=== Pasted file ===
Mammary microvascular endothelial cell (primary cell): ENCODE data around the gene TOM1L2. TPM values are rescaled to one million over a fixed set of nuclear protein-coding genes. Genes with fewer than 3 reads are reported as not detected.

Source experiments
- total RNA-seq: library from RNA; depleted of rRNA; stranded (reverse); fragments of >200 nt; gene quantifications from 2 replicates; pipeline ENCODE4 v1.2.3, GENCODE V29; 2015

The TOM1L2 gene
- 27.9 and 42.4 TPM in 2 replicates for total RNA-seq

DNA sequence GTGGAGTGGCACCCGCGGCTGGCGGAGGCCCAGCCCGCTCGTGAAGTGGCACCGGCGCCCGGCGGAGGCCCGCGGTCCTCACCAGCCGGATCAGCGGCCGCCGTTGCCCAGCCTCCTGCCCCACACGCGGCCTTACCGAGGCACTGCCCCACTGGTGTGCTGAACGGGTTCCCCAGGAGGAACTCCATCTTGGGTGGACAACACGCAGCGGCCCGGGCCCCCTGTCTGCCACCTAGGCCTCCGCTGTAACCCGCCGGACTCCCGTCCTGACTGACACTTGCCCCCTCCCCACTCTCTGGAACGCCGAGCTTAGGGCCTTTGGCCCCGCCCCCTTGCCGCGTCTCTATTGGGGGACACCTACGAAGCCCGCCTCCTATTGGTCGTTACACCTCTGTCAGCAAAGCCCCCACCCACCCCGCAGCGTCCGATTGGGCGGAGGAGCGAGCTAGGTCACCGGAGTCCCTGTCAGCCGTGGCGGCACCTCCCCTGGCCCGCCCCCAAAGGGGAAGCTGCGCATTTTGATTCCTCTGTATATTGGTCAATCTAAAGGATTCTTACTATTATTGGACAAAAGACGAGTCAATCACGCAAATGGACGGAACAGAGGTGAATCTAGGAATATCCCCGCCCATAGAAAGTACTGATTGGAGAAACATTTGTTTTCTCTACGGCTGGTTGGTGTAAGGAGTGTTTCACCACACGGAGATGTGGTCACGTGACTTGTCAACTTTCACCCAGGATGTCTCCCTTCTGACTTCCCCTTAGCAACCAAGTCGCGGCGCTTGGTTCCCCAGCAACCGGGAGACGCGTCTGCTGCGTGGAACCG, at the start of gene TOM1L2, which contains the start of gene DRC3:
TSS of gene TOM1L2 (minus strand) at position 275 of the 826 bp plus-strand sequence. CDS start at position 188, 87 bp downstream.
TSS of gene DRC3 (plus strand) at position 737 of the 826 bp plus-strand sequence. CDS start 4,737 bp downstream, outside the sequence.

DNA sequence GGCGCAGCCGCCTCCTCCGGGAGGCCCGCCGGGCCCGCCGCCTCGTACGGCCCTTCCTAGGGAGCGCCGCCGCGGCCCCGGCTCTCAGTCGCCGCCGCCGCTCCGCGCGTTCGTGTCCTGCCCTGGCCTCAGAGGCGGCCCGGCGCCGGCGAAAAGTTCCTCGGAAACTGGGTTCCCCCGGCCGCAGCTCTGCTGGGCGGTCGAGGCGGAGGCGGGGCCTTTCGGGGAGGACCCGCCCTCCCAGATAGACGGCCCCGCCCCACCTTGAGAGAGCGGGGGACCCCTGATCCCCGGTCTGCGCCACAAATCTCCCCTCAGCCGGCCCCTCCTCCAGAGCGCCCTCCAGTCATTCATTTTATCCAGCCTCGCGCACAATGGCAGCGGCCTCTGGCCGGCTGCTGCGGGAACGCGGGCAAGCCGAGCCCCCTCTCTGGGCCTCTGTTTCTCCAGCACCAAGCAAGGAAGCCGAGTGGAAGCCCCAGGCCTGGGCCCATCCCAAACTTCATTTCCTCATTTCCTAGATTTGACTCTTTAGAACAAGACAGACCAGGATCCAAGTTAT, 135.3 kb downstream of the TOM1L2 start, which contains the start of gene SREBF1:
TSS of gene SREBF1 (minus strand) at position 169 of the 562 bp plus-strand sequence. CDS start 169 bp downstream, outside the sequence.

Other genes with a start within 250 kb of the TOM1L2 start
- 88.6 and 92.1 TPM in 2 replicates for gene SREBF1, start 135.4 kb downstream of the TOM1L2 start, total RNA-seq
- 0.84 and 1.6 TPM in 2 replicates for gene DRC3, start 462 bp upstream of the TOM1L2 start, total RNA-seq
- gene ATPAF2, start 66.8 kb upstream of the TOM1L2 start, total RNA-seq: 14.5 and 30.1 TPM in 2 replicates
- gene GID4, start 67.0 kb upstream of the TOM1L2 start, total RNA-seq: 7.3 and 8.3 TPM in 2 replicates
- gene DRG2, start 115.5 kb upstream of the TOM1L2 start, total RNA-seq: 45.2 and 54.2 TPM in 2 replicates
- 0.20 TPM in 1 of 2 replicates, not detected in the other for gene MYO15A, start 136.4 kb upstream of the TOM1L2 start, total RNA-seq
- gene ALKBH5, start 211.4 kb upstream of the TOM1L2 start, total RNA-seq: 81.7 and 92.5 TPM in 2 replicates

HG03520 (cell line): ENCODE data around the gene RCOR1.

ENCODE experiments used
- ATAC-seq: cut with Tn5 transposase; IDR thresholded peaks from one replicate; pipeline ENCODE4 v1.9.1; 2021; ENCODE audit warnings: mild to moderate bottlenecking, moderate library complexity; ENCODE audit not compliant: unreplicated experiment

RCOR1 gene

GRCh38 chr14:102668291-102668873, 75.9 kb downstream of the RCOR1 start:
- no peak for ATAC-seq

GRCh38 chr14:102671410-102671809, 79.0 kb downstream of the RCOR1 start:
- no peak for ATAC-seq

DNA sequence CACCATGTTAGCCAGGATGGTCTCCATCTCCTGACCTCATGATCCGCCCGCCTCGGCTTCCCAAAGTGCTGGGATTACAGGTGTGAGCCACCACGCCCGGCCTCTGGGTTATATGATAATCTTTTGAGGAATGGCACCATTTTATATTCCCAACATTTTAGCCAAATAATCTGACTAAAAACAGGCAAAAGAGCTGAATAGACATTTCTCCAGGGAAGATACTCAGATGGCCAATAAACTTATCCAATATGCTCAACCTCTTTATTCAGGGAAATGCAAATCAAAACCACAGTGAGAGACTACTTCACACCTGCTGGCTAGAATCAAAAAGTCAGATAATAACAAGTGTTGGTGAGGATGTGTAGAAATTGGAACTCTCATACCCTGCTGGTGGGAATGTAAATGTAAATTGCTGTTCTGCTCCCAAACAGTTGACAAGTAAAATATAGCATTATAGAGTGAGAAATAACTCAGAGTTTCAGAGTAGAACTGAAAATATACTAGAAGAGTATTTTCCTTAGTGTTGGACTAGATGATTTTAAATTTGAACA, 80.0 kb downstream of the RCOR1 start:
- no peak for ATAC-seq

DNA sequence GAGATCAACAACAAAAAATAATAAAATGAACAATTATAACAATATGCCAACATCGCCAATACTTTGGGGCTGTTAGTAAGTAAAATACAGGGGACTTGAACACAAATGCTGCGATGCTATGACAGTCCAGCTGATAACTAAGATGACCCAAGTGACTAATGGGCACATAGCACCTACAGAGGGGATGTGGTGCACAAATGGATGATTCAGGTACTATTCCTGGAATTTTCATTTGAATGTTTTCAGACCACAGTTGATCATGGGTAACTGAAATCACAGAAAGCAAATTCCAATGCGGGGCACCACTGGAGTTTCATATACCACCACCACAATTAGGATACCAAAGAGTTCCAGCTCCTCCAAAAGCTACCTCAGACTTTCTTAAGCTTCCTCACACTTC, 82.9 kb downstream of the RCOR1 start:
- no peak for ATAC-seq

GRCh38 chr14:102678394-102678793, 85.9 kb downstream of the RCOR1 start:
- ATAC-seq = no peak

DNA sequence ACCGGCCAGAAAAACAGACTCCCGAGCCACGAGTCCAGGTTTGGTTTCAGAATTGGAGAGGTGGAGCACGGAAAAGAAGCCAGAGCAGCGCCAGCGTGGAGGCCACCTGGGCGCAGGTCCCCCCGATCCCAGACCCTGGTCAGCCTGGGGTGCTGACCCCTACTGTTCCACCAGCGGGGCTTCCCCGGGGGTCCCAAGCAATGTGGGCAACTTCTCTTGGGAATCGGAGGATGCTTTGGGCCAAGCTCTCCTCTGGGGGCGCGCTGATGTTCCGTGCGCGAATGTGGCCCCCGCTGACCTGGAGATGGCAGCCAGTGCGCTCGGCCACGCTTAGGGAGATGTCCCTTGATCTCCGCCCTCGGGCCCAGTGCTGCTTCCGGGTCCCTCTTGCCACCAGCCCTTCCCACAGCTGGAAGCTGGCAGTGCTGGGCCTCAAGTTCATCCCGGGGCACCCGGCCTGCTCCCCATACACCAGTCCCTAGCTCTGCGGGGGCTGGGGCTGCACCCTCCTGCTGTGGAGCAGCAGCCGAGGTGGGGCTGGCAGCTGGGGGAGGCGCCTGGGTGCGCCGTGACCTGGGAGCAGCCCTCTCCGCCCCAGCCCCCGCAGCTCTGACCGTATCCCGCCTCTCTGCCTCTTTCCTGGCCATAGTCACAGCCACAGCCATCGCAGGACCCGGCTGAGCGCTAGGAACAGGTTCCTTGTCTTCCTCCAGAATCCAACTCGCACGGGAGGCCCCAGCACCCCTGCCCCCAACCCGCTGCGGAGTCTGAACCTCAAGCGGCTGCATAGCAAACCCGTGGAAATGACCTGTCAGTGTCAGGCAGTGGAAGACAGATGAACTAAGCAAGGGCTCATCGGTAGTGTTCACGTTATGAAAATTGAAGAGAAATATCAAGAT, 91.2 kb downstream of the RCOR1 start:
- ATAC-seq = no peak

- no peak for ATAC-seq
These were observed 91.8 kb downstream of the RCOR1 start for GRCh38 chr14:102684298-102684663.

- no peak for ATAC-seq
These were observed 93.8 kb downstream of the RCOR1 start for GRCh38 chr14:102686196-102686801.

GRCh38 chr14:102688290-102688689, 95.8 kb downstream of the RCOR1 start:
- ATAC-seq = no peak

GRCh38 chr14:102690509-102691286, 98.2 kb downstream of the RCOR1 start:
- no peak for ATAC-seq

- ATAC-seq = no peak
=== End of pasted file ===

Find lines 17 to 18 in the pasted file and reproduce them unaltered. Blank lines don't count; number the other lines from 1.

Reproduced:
- 0.20 TPM in 1 of 2 replicates, not detected in the other for gene MYO15A, start 136.4 kb upstream of the TOM1L2 start, total RNA-seq
- gene ALKBH5, start 211.4 kb upstream of the TOM1L2 start, total RNA-seq: 81.7 and 92.5 TPM in 2 replicates